The thirteenth issue of Neo-opsis Science Fiction Magazine is 8” by 5 ½”, 80 pages. Published on December 14, 2007.
Karl Johanson created the cover of issue 13, Alien Artist.
Karl Johanson’s editorial this issue is Thanks to Contributors. Neo-opsis Science Fiction Magazine won the 2007 Aurora Award for “Best Work in English Other”.
Letters to the Magazine this issue are from: Robert J. Sawyer, Stefan Ingstrand, Casey Wolf, Trisha J. Wooldridge, Lee Sheldon, Suzanne Church, J. Polmateer, Peter Halasz, Ken Davis, Al Harlow (Guitarist and lead vocalist for Prism), Jennifer Crow, Ken Davis, David Halpert, David Wright, Greg Amlin, and Curt Blanchett.
This issue, Karl Johanson’s A Walk Through The Periodic Chart deals with Elemental Spectacles, and an imaginative idea for increasing the budget of NASA.
The first story in issue thirteen is Proxy Servers, by L. Arceneaux. L. Arceneaux has published fiction (as L. R. Snow) in the speculative anthologies From the Trenches and Shadow Box. After living in such exotic lands as Japan, England, Texas, and Michigan, she now resides in Southern California, where, strangely, her fascination with dystopias has flourished. (She maintains, however, there is no correlation.)
The second story is Junk Wars, by William Mitchell. (Illustration by Stephanie Johanson) William is 34 years old and works in the aerospace industry. He lives in London with his fiancée Emma, and writes in his spare time. His previous work has appeared in The Book of Dark Wisdom, Horrors Beyond and Midnight Street, and he is a member of the T-Party writers’ group.
The third story is The Widower’s Fairy, by Joe Murphy. (Illustration by Stephanie Johanson) Joe lives in Fairbanks, Alaska with his wife, Veleta, two dogs, and three cats. He’s fascinated by gadgets of every kind, but especially those with clockwork mechanisms. He’s sold fiction to numerous magazines including Realms of Fantasy and Strange Horizons, and several anthologies including Fantasy: The Best of 2006. He haphazardly maintains a webpage at: www.mosquitonet.com/~jmurphy/index/Page_1.html
The fourth story is Sirens, by Leslie Brown. Leslie is a research technician working in the Alzheimer’s field. She has previously published stories in On Spec and in several anthologies including Open Space, Thou Shalt Not, Loving the Undead and the upcoming Sails and Sorcery. She is a member of Lyngarde, an Ottawa Writers’ Group.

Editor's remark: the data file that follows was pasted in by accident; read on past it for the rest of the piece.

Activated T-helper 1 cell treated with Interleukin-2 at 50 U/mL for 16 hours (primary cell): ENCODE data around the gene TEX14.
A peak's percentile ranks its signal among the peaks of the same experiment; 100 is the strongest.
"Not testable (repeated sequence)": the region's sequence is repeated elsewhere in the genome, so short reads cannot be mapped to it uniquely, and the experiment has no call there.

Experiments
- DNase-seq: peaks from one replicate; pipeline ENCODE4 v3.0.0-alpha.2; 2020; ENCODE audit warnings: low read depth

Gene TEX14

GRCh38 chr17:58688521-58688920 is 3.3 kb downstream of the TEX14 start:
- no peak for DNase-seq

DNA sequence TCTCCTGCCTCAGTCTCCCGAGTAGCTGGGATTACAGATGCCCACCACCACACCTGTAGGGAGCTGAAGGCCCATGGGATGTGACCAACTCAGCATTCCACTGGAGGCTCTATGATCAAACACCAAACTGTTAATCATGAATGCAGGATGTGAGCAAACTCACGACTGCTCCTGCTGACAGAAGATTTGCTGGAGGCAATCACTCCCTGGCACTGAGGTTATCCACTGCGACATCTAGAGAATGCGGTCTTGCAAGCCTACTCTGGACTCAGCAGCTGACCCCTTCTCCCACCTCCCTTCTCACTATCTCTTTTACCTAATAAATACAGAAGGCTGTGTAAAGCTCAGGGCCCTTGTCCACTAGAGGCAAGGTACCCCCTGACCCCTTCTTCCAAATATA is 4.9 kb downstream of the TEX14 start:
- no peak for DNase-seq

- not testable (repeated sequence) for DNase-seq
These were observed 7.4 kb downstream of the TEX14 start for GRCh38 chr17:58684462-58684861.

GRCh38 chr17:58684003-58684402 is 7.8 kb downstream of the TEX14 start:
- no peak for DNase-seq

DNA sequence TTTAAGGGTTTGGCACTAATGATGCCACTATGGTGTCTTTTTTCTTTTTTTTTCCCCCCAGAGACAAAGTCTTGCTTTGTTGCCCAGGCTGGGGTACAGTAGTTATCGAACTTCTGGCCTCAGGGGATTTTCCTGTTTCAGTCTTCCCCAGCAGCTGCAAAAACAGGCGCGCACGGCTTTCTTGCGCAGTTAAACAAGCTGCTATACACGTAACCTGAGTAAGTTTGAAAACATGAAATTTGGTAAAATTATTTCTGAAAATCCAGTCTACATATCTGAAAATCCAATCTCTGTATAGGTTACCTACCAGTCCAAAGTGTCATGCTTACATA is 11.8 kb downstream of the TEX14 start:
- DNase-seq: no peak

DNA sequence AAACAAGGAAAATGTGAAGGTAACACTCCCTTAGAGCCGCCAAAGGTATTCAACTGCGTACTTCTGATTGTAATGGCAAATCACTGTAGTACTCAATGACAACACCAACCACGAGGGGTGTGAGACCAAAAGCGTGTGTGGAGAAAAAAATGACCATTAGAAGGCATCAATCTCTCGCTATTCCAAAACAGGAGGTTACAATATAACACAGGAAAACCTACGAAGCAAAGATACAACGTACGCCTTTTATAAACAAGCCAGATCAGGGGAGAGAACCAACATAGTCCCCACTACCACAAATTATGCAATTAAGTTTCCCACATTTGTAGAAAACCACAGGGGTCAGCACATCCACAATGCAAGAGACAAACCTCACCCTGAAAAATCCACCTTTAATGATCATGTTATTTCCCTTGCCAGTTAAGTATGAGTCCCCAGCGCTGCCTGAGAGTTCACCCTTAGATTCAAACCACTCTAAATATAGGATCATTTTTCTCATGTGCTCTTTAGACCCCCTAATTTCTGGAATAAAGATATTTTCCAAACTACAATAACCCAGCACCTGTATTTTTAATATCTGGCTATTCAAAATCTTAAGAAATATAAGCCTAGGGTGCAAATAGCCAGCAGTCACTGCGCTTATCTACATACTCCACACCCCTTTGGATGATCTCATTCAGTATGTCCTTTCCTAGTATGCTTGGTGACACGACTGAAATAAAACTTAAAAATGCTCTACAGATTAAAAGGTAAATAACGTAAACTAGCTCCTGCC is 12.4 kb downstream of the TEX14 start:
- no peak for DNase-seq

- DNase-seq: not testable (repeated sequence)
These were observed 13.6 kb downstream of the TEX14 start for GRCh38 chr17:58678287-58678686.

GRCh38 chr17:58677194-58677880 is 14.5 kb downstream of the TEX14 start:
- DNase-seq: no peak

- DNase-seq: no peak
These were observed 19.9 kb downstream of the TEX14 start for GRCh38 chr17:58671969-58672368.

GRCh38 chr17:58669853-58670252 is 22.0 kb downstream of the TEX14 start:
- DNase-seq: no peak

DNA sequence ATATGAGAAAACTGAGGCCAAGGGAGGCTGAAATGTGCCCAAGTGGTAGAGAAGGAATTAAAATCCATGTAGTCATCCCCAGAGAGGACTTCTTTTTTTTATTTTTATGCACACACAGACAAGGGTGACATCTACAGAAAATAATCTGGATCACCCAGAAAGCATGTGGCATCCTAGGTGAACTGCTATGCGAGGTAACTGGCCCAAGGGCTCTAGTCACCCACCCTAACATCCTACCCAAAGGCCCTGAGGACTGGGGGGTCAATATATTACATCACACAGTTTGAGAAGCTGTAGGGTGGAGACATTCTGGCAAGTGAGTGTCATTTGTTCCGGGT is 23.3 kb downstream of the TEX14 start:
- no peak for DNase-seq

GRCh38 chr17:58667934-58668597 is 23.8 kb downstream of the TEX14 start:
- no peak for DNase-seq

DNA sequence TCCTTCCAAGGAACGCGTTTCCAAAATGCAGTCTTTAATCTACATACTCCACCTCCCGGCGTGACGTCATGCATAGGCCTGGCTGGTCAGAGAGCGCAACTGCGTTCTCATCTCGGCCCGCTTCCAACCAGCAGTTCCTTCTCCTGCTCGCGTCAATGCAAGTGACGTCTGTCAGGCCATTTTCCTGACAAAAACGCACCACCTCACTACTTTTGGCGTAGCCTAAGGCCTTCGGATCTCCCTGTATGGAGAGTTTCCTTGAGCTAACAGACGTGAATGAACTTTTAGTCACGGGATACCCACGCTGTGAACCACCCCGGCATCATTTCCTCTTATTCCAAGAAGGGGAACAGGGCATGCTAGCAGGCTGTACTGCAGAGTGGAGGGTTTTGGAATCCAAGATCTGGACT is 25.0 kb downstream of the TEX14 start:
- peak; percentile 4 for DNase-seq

The fifth story is The Game of War, by Jessica E. Kaiser. Jessica lives in northern Indiana. Her hobbies include acquiring education, reading, baking, teaching English comp, and belly dancing. She has previously had fiction published in Forgotten Worlds, Loving the Undead (From the Asylum Books & Press), Yog’s Notebook, and Triangulation:End of Time. Life goals include world domination—if you want something done right, you have to do it yourself—and leaping tall buildings in a double bound. Ketchup (Heinz only, thank you very much) is her favourite condiment and she abhors small talk.
The sixth story is Terror Delectable, by Bhaskar Dutt. Bhaskar was born on the edge of the western desert during a sandstorm that howled like a thousand demon wolves. He spent a nomadic childhood crawling across the broad, dry face of the subcontinent. As a young man, he came to the new world and spent years in the humid swamplands of the southeast. He went finally to the rain-swept hills of the northwestern shore and there, some believe, he remains still.
SF News includes a list of the Aurora Award winners for 2007, some recounting of the Aurora Awards ceremony and photos, a list of the Hugo Winners of 2007, a list of the Nebula Winners of 2007, photo of the Nebula winners, Tesseracts 12 is accepting submissions, news of a new category for the Sunburst Award, winner of the Galaxy Award, and Obituary for James Oliver Rigney Jr.
Technology News includes news of a computer that is capable of playing a perfect game of checkers.
Reviews this issue include: Prism Concert Canada Day, 2007, Sooke BC, reviewed by Karl Johanson; The Simpsons Movie reviewed by John Herbert; Babylon 5 – The Lost Tales: Voices in the Dark reviewed by John Herbert; Marseguro written by Edward Willett, reviewed by Robert Runté; Alphanauts written by J. Brian Clarke, reviewed by Robert Runté; The Princes of the Golden Cage written by Nathalie Mallet, reviewed by Virginia O’Dine; Mother of Lies written by Dave Duncan, reviewed by Stephanie Johanson.
Karl Johanson writes about the science fiction conventions Conversion 23: Calgary, AB and Vcon 32 Richmond, BC. Photos from the conventions are included.
Karl Johanson devotes The Last Two and a Half Pages to Capturing a Feeling with Music: 2. Karl continues his theories on science fiction music, and music that feels sci-fi.
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